Chain of Responsibility in 5 Simple Steps

Rakesh singhania
3 min readFeb 5, 2024

The Chain of Responsibility pattern is a behavioural design pattern where a request is passed through a chain of handlers, and each handler decides either to process the request or pass it along the chain.

Scenario:

Consider a scenario where you have a series of processors, each responsible for a specific aspect of request handling. The order and responsibility of these processors may vary based on the requirements.

In a Spring Boot application, you might encounter scenarios where multiple components or services need to process a request, and the order or responsibility of each component can vary. The Chain of Responsibility pattern helps in handling these scenarios in a flexible and maintainable way.

Photo by R Fiorentino on Unsplash

Here’s a simple example in Java Spring Boot to illustrate the Chain of Responsibility pattern. Let’s consider a scenario where we have different processors to handle a request, and each processor can decide whether to process the request or pass it to the next processor:

  1. Define the Request class:
public class Request {
private String type;

public Request(String type) {
this.type = type;
}

public String getType() {
return type;
}
}

2. Create the Handler interface:

public interface RequestProcessor {
boolean process(Request request);
}

3. Implement concrete handlers:


@Component
public class FirstProcessor implements RequestProcessor {

@Override
public boolean process(Request request) {
if (request.getType().equals("AUTHENTICATION")) {
System.out.println("Handling Authentication Request");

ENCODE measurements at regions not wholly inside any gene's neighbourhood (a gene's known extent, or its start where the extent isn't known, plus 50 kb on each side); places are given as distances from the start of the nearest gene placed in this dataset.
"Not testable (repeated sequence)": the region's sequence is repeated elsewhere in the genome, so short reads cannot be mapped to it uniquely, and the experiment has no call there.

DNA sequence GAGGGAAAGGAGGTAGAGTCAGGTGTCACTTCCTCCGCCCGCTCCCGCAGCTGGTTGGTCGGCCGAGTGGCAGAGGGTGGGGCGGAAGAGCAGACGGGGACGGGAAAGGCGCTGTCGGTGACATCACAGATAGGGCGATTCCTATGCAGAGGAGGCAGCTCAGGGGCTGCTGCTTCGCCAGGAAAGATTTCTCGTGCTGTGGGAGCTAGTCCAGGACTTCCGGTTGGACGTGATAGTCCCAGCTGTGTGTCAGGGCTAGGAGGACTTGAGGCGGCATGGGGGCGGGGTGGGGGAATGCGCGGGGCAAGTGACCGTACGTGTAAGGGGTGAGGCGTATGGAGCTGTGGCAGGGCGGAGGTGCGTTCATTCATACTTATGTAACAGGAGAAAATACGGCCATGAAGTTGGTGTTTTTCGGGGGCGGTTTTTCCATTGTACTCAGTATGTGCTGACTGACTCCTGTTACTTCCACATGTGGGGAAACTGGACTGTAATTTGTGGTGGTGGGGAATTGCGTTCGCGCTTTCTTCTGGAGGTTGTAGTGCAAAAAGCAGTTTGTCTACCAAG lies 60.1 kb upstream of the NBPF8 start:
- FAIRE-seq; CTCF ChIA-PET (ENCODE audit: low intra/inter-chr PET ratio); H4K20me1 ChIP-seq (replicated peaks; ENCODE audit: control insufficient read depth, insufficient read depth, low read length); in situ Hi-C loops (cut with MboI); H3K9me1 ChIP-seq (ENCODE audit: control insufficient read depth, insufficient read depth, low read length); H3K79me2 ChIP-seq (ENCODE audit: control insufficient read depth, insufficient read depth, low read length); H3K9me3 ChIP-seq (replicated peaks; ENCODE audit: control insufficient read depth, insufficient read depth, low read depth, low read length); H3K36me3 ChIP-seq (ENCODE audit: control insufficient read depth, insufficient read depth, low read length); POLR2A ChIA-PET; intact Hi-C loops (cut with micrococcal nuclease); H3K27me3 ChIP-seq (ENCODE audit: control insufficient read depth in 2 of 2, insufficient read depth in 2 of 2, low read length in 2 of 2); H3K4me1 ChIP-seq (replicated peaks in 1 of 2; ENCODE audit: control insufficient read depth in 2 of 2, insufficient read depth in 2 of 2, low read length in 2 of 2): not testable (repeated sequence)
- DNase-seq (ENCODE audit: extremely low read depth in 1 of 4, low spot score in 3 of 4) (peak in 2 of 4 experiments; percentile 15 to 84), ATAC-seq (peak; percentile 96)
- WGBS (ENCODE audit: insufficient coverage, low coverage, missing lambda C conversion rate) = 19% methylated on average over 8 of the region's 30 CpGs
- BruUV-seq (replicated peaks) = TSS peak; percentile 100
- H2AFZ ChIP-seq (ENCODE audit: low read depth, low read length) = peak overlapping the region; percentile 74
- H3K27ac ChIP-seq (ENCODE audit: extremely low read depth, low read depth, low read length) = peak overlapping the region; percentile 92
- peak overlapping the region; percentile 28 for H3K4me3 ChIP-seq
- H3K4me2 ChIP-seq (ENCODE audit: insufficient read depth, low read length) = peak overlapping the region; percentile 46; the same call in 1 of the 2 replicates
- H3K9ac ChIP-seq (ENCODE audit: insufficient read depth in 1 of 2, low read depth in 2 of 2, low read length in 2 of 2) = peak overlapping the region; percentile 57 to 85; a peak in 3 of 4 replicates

// Logic for handling authentication
}else{
nextHandler.handleRequest(request);
}
}
}
@Component
public class SecondProcessor implements RequestProcessor {
@Override
public void process(Request request) {

if (request.getType().equals("AUTHORIZATION")) {
System.out.println("Handling Authorization Request");
// Logic for handling authorization
} else {
// Pass the request to the next handler in the chain
nextHandler.handleRequest(request);
}
}
}

If a processor handles the request, the chain is broken, and further processors are not called.

4. Create a Chain of Responsibility to handle all requests:

@Service
public class RequestService {

private final List<RequestProcessor> processors;

@Autowired
public RequestService(List<RequestProcessor> processors) {
this.processors = processors;
}

public void processRequest(Request request) {
for (RequestProcessor processor : processors) {
if (processor.process(request)) {
// Request handled, break the chain
break;
}
}
}
}

The RequestService is responsible for orchestrating the processing of a request through the chain of processors.

Usage:

Now, let’s use this chain of processors in a Spring Boot application:

5. Usage in a Spring Boot Application:



@SpringBootApplication
public class ChainOfResponsibilityExampleApplication implements CommandLineRunner {

@Autowired
private RequestService requestService;

public static void main(String[] args) {
SpringApplication.run(ChainOfResponsibilityExampleApplication.class, args);
}

@Override
public void run(String... args) {
// Create a sample request
Request request = new Request("Sample Request Data");

// Process the request through the chain of processors
requestService.processRequest(request);
}
}

Why Chain of Responsibility:

  1. Flexibility and Extensibility: The Chain of Responsibility pattern allows you to add or remove processors without modifying existing code. This promotes flexibility and extensibility in handling different types of requests.
  2. Loose Coupling: The pattern promotes loose coupling between the sender of the request (RequestService) and the handlers (RequestProcessor implementations). Each processor is only aware of the next processor in the chain, minimizing dependencies.
  3. Dynamic Processing Order: The order of processors and their responsibilities can be easily changed at runtime without affecting the core logic of the application. This is useful when requirements dictate a dynamic order of processing.
  4. Single Responsibility Principle: Each processor focuses on a specific aspect of handling the request, adhering to the Single Responsibility Principle. This makes the code modular and easier to maintain.

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Rakesh singhania

As a student of technology, each day I take a single step forward on the path of learning.